So we finally arrived in Santa Ana. Well, more or less we arrived. The bus we were on, which was supposed to stop at the “central bus terminal” bypassed this stop for whatever reason, and no one informed us. So we ended up the only people on the bus, somewhere outside the city at a random bus terminal along a highway. Santa Ana is a big city, about 200,000 people, so it wasn’t like we could just walk into town. We asked around, luckily we speak Spanish now, and figured out which bus we could get on to head back to the center. There were about 10 buses that passed us so it was good that we asked. All the buses have scheduled routes and numbers which are clearly painted on the front and back of the bus so as long as you know which bus you need, it’s relatively easy to find it. And buses pass pretty frequently, sometimes two of the same numbered busses are in a row, so we didn’t wait long.
Back at the central market where we were supposed to be, we scurried through hundreds of food and random product stalls at the market, like rats in a maze, trying to find the street we needed. We eventually popped out a park with a huge, dilapidated and abandoned building that looked like an art museum. It was unfortunate that it was no longer in use, but it gave an interesting character to the surrounding neighborhood. We found our hotel nearby with no problems, the pleasant Hotel El Faro which had a nice interior courtyard and beautiful murals painted in all the rooms. We were the only people there, but the ‘hourly rate’ signs on the wall in our rooms suggested that this hotel was utilized by a different kind of clientele.
Abandoned building in the park
Hotel El Faro
Sign in the hotel
We hit the highlights of Santa Ana in the afternoon, the museum of western Salvadoran history with an exhibit on El Salvador money, the colonial style city hall, the freshly restored Teatro Santa Ana, the gothic-inspired Catholic church, and a famous all-natural ice cream/sorbet place called Sin Rival (without rival). The trouble began around dinner time. We attempted to find a place called Lover’s Steakhouse to have an anniversary dinner. That didn’t exist. We looked instead for a tipico Salvadoran place called Dona Amelia’s. That didn’t exist. We tried Pip’s Carymar which was a strange cafeteria that didn’t seem to have any food. To be fair, we were using a guide book from 2005, but still the city didn’t seem to have a vibrant restaurant scene. After traversing the city center for nearly 2 hours, we settled on Pollo Campero, the Central American equivalent of KFC. Air conditioned, with waitresses and free wi-fi, Pollo Campero was full of people, the happening spot on a Tuesday night in Santa Ana. Our fried chicken dinner was satisfying if not exactly what we were looking for.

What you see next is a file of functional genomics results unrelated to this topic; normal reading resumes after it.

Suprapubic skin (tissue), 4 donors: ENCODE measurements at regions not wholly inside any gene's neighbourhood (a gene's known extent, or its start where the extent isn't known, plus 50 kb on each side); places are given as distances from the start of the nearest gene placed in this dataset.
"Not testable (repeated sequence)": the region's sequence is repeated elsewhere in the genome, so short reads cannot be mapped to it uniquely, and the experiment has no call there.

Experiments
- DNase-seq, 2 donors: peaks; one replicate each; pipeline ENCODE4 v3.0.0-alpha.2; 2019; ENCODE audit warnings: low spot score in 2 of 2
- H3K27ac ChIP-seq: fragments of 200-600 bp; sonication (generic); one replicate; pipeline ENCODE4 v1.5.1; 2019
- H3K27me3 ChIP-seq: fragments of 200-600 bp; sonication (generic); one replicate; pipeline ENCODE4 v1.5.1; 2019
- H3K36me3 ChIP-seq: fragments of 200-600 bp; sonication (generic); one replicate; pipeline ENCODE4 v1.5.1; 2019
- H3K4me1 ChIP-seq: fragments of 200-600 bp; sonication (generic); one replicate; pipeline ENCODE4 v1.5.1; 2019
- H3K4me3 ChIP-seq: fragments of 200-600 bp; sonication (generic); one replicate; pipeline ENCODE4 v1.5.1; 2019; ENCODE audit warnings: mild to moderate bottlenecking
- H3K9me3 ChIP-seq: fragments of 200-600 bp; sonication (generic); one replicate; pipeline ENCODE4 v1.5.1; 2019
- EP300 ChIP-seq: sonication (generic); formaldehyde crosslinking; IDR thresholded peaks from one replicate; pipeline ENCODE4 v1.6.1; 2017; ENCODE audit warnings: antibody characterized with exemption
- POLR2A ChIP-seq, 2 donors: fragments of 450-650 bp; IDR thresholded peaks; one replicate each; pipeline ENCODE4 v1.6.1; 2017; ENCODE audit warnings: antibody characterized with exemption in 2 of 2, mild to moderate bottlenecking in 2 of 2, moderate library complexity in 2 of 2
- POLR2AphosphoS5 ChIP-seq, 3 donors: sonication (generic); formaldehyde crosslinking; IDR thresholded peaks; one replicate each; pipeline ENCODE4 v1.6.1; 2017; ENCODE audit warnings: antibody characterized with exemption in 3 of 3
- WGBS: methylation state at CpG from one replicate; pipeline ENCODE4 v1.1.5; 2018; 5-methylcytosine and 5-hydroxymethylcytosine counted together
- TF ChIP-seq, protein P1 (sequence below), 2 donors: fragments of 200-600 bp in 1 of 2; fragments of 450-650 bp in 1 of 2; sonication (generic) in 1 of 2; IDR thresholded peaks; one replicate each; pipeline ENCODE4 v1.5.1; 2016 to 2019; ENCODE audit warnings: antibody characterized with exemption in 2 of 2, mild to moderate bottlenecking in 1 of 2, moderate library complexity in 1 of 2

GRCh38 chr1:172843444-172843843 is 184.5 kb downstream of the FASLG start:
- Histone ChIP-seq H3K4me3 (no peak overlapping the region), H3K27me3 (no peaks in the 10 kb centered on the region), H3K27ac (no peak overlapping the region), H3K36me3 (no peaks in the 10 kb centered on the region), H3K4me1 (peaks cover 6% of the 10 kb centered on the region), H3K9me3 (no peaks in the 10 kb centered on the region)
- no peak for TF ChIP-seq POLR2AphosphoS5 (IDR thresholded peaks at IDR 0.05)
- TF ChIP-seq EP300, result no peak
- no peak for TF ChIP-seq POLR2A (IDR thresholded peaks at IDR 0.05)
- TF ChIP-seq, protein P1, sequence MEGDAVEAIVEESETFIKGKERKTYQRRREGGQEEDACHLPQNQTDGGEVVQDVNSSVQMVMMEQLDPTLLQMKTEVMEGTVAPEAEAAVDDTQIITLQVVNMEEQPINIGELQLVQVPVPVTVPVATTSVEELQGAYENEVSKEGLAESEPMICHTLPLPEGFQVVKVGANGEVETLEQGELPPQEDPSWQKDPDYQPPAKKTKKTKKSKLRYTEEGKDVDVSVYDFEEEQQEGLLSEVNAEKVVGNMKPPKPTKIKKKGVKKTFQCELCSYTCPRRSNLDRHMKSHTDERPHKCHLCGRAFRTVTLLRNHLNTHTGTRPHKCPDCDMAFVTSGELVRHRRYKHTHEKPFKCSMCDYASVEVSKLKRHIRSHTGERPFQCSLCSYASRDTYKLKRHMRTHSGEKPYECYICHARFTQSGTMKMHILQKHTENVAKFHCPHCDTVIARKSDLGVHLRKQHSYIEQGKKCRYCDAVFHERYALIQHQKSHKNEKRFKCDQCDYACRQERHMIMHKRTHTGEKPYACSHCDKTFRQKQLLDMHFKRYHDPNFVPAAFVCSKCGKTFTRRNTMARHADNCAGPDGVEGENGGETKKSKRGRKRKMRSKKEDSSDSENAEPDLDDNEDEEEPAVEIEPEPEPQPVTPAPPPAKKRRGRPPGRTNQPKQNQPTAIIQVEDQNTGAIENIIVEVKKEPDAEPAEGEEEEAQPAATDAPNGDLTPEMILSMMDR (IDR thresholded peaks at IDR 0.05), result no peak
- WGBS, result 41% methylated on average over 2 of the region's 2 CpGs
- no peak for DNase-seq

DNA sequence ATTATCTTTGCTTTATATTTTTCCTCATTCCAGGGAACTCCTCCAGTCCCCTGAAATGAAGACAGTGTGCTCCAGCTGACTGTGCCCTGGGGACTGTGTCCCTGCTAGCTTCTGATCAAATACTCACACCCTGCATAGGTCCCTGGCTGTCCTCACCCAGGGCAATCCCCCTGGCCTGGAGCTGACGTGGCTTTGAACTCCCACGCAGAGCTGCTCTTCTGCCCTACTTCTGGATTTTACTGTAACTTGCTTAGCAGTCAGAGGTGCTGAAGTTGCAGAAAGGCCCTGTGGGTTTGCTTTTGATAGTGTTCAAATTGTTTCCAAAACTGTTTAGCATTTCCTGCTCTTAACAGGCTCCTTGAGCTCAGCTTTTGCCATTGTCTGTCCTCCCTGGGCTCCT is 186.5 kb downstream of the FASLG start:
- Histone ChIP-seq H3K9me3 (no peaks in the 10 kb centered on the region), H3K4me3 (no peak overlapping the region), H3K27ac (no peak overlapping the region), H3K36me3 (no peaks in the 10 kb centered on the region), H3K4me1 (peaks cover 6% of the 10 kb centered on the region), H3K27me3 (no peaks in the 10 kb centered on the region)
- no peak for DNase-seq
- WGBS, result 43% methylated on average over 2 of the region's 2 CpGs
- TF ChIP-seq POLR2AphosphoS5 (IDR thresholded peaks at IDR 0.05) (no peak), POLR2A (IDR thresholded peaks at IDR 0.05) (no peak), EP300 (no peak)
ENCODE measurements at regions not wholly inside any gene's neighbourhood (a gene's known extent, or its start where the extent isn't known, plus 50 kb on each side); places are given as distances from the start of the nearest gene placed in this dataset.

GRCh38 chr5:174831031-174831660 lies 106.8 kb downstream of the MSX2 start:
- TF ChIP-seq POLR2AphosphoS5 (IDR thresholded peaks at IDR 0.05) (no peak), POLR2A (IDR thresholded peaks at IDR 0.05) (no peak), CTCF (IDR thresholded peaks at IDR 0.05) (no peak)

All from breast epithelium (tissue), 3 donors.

Teatro Santa Ana
The next day, we caught the first and only bus to Parque Nacional Los Volcanes, home to three volcanoes, Izalco, Santa Ana and Cerro Verde, two still active (Santa Ana and Izalco). On the drive up to the park, we passed by the azure Lago de Coatepeque, nestled at the base of Volcan Santa Ana. The views were stunning. The visitor center for the park is actually in the now inactive crater of Volcan Cerro Verde and was mostly deserted except for the 5 other people we would be hiking with, a couple from Montana, a French-Canadian woman and two friends, one from El Salvador, the other from Colombia. We chatted with a police officer who recommended we hike Volcan Izalco. When we told him how impressed we were with the Salvadoran road infrastructure, especially compared to Honduras, he told us that it was actually the worst it had been in years because the current administration didn’t maintain it. We couldn’t see a problem; to us everything was wonderfully paved and smooth.
Lago de Coatepeque with Volcanes Santa Ana and Cerro Verde